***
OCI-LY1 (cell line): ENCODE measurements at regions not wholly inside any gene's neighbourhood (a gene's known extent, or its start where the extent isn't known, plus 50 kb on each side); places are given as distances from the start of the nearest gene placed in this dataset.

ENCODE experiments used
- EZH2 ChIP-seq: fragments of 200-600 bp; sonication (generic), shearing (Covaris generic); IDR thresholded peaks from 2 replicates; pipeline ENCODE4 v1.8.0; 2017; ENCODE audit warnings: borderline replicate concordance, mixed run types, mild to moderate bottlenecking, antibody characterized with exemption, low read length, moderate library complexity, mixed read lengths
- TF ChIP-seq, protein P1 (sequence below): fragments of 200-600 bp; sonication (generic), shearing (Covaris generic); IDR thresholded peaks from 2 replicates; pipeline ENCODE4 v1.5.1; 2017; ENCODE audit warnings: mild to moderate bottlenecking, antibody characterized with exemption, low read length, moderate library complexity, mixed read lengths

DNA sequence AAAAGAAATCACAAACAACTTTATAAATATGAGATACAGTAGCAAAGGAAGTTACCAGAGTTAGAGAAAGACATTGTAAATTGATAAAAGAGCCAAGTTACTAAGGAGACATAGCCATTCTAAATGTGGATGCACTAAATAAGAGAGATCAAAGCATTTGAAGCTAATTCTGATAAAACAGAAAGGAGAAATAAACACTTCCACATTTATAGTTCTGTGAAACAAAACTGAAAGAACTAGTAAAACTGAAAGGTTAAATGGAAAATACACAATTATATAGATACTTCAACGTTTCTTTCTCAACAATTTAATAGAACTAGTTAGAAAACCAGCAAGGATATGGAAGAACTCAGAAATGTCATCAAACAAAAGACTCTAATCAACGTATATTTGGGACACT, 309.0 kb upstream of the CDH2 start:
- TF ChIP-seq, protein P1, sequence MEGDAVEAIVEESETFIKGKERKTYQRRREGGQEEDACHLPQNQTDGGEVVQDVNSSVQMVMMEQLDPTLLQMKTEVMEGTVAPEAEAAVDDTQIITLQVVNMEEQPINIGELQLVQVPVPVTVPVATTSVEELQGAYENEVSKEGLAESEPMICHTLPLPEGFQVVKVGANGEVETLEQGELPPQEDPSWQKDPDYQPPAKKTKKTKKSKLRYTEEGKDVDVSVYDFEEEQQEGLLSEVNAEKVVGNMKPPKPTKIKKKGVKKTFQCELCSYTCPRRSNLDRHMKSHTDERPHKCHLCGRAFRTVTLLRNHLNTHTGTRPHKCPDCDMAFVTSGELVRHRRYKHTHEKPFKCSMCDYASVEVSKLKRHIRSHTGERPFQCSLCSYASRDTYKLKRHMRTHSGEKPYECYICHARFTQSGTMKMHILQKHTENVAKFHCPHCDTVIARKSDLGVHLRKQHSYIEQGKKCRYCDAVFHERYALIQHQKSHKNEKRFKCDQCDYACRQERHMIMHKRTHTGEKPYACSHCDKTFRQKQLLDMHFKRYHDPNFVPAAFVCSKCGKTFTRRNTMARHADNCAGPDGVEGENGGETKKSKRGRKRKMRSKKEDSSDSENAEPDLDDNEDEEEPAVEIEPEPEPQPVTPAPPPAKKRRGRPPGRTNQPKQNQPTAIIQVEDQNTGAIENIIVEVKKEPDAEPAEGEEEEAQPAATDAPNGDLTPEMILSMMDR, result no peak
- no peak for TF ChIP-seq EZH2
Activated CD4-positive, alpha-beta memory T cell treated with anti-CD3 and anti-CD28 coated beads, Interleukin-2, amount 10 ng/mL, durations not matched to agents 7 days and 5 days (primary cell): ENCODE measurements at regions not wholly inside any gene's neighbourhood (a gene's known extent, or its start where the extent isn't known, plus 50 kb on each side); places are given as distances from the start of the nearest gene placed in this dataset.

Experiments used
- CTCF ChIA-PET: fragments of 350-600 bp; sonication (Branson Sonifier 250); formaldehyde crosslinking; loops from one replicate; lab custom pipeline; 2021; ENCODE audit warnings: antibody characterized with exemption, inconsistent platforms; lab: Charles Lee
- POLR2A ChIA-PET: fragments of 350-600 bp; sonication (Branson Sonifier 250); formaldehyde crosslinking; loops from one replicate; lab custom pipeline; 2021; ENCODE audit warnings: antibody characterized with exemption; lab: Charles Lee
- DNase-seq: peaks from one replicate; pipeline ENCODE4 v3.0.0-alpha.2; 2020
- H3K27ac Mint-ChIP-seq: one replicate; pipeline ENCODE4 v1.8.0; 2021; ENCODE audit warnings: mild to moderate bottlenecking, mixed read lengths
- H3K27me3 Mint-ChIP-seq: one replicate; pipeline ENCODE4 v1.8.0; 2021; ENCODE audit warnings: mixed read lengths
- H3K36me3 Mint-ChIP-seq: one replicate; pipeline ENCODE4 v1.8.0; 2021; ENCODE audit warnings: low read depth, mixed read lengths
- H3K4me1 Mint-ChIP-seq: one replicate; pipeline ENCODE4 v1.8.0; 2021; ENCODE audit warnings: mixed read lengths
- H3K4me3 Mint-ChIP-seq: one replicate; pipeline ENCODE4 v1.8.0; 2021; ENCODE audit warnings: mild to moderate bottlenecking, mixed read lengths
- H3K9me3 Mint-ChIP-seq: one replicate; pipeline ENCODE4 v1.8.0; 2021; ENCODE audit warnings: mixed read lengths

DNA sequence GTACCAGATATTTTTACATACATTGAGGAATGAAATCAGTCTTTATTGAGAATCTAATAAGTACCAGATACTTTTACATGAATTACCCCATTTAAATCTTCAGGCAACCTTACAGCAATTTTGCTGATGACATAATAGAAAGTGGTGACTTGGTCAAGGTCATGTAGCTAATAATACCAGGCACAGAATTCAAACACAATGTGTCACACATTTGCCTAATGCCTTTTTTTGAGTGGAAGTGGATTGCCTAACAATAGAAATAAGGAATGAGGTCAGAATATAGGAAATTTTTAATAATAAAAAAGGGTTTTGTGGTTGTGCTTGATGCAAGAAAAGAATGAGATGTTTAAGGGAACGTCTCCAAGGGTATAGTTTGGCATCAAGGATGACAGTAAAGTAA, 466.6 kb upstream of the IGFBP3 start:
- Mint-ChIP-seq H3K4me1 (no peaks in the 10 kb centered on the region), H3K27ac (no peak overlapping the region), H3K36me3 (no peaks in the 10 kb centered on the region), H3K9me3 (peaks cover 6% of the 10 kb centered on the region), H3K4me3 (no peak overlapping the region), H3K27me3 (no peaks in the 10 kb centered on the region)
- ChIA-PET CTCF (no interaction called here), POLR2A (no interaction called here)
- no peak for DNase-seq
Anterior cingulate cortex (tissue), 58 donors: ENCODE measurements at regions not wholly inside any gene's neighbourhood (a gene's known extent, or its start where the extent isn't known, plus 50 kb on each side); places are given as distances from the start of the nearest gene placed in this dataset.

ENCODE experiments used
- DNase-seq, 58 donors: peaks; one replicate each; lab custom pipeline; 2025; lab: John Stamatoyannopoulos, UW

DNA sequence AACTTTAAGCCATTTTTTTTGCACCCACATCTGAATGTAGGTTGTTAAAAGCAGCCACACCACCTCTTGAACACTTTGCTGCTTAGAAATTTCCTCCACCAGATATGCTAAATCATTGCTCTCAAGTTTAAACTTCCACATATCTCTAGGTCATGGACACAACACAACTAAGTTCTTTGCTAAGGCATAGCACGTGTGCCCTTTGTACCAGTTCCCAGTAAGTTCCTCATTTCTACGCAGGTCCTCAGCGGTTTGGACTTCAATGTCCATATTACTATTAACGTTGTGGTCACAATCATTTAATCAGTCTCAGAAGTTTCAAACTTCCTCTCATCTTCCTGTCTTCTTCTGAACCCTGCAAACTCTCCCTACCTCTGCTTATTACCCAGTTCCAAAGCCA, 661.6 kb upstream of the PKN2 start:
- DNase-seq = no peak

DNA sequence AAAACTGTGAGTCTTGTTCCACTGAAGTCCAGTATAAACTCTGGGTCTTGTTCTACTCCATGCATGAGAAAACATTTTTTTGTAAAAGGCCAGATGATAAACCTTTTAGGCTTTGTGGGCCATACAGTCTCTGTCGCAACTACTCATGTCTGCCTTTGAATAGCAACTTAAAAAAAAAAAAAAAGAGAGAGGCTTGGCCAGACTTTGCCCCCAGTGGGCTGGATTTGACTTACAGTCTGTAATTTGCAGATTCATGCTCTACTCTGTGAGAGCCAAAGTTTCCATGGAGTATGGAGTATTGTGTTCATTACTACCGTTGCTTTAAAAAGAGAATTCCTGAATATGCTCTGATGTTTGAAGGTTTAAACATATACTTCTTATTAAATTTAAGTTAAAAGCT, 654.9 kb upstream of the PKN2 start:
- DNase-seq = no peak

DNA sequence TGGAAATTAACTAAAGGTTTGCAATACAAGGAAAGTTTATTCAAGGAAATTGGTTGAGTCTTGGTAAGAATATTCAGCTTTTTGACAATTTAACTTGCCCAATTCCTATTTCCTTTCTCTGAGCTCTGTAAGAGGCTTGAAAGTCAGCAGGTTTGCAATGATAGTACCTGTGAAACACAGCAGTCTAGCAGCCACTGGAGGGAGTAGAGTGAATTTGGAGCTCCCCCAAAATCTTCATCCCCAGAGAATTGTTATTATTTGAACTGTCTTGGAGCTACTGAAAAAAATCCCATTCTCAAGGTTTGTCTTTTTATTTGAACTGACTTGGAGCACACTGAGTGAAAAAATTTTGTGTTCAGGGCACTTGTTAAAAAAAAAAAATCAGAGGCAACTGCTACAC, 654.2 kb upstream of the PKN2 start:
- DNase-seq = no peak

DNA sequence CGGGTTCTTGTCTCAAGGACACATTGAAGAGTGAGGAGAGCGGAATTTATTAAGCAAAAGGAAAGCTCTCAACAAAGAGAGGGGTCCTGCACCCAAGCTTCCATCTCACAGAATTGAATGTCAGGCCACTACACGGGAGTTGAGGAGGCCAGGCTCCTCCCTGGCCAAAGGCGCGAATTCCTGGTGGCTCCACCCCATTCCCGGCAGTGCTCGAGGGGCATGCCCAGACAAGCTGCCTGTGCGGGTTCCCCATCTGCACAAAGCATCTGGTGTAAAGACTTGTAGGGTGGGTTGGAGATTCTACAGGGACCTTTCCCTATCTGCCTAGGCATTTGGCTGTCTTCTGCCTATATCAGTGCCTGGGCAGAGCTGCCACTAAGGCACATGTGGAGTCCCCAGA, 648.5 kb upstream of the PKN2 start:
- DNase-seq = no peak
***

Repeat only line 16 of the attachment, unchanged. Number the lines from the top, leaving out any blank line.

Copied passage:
- H3K4me1 Mint-ChIP-seq: one replicate; pipeline ENCODE4 v1.8.0; 2021; ENCODE audit warnings: mixed read lengths